In future Britain, charismatic delinquent Alex DeLarge is jailed and volunteers for an experimental aversion therapy developed by the government in an effort to solve society's crime problem - but not all goes according to plan.
A family heads to an isolated hotel for the winter where an evil and spiritual presence influences the father into violence, while his psychic son sees horrific forebodings from the past and of the future.
Paranoid Brigadier General Jack D. Ripper of Burpelson Air Force Base, he believing that fluoridation of the American water supply is a Soviet plot to poison the U.S. populace, is able to deploy through a back door mechanism a nuclear attack on the Soviet Union without the knowledge of his superiors, including the Chair of the Joint Chiefs of Staff, General Buck Turgidson, and President Merkin Muffley. Only Ripper knows the code to recall the B-52 bombers and he has shut down communication in and out of Burpelson as a measure to protect this attack. Ripper's executive officer, RAF Group Captain Lionel Mandrake (on exchange from Britain), who is being held at Burpelson by Ripper, believes he knows the recall codes if he can only get a message to the outside world. Meanwhile at the Pentagon War Room, key persons including Muffley, Turgidson and nuclear scientist and adviser, a former Nazi named Dr. Strangelove, are discussing measures to stop the attack or mitigate its blow-up into an ... Written by
The U.S. government dismissed Stanley Kubrick's scenario of an accidental nuclear war as too far-fetched. However, the scene where Group Captain Mandrake is trying to get through to the Pentagon with the code to recall the bombers, but doesn't have enough change for the pay phone, was shown at a session of Congress. Members said it raised legitimate questions about whether crucial information could find its way to the right people during a nuclear crisis. See more »
Towards the end of the film, when Strangelove is fighting with his renegade right hand over control of his wheelchair and punches it several times out of frustration, the Russian Ambassador (Peter Bull) clearly corpses (laughs) at Peter Sellers' performance and then quickly regains his composure. See more »
For more than a year, ominous rumors had been privately circulating among high-level Western leaders that the Soviet Union had been at work on what was darkly hinted to be the ultimate weapon: a doomsday device. Intelligence sources traced the site of the top secret Russian project to the perpetually fog-shrouded wasteland below the Arctic peaks of the Zhokhov Islands. What they were building or why it should be located in such a remote and desolate place no one could say.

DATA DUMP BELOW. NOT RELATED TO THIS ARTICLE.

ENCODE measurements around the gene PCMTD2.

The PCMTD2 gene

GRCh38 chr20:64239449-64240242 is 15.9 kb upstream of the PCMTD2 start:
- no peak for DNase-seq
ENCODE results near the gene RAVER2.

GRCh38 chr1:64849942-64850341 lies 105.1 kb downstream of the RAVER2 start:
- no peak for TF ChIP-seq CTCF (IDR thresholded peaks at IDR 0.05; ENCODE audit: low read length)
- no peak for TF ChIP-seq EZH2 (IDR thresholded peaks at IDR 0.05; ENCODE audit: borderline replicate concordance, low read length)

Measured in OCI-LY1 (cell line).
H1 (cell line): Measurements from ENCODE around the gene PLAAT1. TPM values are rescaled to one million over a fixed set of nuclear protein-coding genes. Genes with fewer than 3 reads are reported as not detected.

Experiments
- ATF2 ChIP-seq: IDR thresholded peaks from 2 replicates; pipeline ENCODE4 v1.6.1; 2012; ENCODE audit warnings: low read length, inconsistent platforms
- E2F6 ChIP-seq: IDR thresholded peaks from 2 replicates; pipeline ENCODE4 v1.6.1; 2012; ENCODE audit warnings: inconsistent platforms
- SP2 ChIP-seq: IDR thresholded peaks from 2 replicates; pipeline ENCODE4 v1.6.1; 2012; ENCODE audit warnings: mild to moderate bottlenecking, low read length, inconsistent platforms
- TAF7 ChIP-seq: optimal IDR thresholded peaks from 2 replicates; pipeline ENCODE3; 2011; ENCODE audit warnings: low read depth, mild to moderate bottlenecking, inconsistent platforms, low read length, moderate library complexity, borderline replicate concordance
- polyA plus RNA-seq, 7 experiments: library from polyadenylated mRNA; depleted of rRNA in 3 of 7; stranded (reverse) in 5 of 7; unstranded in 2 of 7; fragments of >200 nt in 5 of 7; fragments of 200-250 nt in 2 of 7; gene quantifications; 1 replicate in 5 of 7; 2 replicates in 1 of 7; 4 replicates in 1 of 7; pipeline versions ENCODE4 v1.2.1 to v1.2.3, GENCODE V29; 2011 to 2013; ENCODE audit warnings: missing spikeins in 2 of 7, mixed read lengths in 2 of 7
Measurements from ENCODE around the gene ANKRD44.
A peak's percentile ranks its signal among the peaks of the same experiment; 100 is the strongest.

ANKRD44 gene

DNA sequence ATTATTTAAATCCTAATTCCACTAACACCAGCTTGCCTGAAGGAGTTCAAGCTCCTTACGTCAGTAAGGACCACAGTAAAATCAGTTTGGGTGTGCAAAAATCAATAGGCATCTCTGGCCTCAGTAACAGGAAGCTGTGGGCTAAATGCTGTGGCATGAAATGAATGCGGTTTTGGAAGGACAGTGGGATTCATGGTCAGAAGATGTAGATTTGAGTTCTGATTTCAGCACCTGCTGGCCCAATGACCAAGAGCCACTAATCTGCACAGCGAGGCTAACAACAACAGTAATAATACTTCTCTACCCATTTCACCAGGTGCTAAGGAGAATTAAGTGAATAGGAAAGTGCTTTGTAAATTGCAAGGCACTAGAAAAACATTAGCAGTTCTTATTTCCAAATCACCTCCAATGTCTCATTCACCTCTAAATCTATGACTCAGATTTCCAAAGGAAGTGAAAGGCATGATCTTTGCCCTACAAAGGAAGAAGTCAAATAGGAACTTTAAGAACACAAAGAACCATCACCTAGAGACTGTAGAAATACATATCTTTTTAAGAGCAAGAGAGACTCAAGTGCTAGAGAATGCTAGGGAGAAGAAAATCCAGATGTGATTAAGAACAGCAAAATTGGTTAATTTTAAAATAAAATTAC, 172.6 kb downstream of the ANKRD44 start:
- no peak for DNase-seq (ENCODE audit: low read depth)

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The screenplay title is incorrectly spelled. It reads: 'Base' on the book "Red Alert" by Peter George. This is pointed out on the DVD supplement about the making of the film. See more »
Who'd have thought that Kubrick had such a great sense of humor? I mean, in most of his films, there are snippets of humor, and Barry Lyndon has a definite irony, but I hadn't expected him to be able to direct such a hilarious and thoroughly entertaining comedy. I had known for a while that this was the highest rated Kubrick film here on IMDb, so naturally, I was excited to find out if it was really his best film. Even though I haven't seen Lolita, Spartacus, Eyes Wide Shut or his first few films(the shorts he made before his feature), and even though I thoroughly enjoyed his other films, this very well may be his best film. Made in a period of time where the thought of nuclear war was a terrifying idea, that was believed to be a reasonable fear, the film takes this idea and turns it around, makes us laugh at it. The film was made during the Cold War, which must have taken quite a lot of guts on Kubrick's side... then again, he did start out, intending to make a thriller/suspense film about the subject, but ultimately realized that a comedy with a lighthearted look on the situation would be a better idea. So, he turned the idea of impending doom from nuclear holocaust into a black comedy. Personally, I think he did a damn good job of it. I haven't laughed that hard and for so long at any one time for quite a while... in fact, I might never have. The comedy isn't overplayed, in fact most of it is presented in a dead-pan, matter-of-fact-like type of way... what's even more hilarious is that the better part of it is completely accurate. No dumb stereotypes, no old clichés... just logic and simple, good old-fashioned observation. The plot is excellent, and very well-paced. In my opinion, Kubrick's most well-paced film. The plot takes off almost immediately and moves at a great pace throughout the film. The acting is flawless. Absolutely flawless. Not something completely unusual for a Kubrick film, but still. George C. Scott and Peter Sellers are amazing. Normally, I'm not too fond of Sellers, but here he was brilliant. The characters are well-written, diverse and interesting. The cinematography is great. Just like Kubrick's other films, this one has some very memorable scenes, one of which(the bomb-riding sequence) has been referenced and spoofed a huge number of times... possibly more times than any other sequence in Kubrick's films, which is quite impressive. The dialog is well-written, well-delivered and memorable. Plenty of quotable lines. I can't really say much more about the movie without ruining one or more of the innumerable great jokes... so I'll just suggest you see it. Seriously, if you enjoy Kubrick's sense of humor as seen limited in his other movies, you're going to enjoy this film. Maybe not as much as I did, but you'll most likely laugh. A lot. I recommend this to any fan of Kubrick, black comedies, Peter Sellers or just comedies with a dark basic theme to watch this. I can't praise it enough. See it, unless you are offended by the themes the film presents. You won't regret it. I know I didn't. Not by a long shot. Hilarious film with a provocative plot and basic idea. 10/10